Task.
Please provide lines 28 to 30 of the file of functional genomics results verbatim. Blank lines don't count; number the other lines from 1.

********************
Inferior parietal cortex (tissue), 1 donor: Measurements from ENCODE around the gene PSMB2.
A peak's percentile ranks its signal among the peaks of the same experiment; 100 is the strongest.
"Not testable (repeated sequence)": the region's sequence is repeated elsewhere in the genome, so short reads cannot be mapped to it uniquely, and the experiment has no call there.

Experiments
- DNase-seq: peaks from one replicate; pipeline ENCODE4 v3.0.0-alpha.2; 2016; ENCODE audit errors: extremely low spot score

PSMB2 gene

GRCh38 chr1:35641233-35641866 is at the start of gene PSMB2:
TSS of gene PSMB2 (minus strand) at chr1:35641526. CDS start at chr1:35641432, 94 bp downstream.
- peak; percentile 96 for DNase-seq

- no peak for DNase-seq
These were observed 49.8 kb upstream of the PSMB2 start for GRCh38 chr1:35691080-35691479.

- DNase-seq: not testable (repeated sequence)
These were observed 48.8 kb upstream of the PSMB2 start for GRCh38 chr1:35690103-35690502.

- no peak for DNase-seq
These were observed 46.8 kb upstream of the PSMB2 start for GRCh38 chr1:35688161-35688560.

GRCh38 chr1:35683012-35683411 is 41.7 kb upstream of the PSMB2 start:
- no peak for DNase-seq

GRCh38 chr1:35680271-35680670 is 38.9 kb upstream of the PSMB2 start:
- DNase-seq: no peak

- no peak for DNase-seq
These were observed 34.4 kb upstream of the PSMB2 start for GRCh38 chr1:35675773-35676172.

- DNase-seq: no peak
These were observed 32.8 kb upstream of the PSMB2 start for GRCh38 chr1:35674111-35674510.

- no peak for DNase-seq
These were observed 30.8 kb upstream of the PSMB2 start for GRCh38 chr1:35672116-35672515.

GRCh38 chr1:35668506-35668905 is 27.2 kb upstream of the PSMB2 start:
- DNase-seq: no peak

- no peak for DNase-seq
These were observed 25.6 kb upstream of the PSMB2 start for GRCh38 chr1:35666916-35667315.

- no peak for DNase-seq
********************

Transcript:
- no peak for DNase-seq
These were observed 25.6 kb upstream of the PSMB2 start for GRCh38 chr1:35666916-35667315.

- no peak for DNase-seq